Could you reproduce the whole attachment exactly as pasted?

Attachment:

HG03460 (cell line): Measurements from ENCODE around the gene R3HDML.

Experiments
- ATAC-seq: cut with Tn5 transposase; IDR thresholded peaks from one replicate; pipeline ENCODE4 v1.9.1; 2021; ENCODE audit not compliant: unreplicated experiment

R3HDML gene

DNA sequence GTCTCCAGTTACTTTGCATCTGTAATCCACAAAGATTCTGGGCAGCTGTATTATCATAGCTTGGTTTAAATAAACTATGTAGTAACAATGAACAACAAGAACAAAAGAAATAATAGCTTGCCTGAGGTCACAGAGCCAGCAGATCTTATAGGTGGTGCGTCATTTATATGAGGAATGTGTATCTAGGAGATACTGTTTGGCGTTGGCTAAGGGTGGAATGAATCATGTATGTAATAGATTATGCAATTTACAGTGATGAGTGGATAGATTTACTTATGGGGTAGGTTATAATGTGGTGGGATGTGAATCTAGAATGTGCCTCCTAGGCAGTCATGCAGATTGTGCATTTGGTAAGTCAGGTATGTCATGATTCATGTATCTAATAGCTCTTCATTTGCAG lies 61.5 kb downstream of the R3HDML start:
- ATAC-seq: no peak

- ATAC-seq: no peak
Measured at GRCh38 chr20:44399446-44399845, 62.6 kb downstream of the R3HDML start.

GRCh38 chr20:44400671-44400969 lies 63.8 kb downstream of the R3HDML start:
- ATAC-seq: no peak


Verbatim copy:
HG03460 (cell line): Measurements from ENCODE around the gene R3HDML.

Experiments
- ATAC-seq: cut with Tn5 transposase; IDR thresholded peaks from one replicate; pipeline ENCODE4 v1.9.1; 2021; ENCODE audit not compliant: unreplicated experiment

R3HDML gene

DNA sequence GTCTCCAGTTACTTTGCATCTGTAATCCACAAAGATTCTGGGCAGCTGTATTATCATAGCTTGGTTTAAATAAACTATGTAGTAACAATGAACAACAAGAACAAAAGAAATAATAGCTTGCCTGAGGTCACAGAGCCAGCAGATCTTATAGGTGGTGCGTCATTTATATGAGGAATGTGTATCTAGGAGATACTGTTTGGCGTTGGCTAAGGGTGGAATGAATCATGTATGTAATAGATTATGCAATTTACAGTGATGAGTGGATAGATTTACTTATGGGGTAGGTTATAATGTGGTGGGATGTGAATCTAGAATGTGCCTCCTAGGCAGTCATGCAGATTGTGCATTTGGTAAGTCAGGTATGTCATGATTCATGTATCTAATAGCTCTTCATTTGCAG lies 61.5 kb downstream of the R3HDML start:
- ATAC-seq: no peak

- ATAC-seq: no peak
Measured at GRCh38 chr20:44399446-44399845, 62.6 kb downstream of the R3HDML start.

GRCh38 chr20:44400671-44400969 lies 63.8 kb downstream of the R3HDML start:
- ATAC-seq: no peak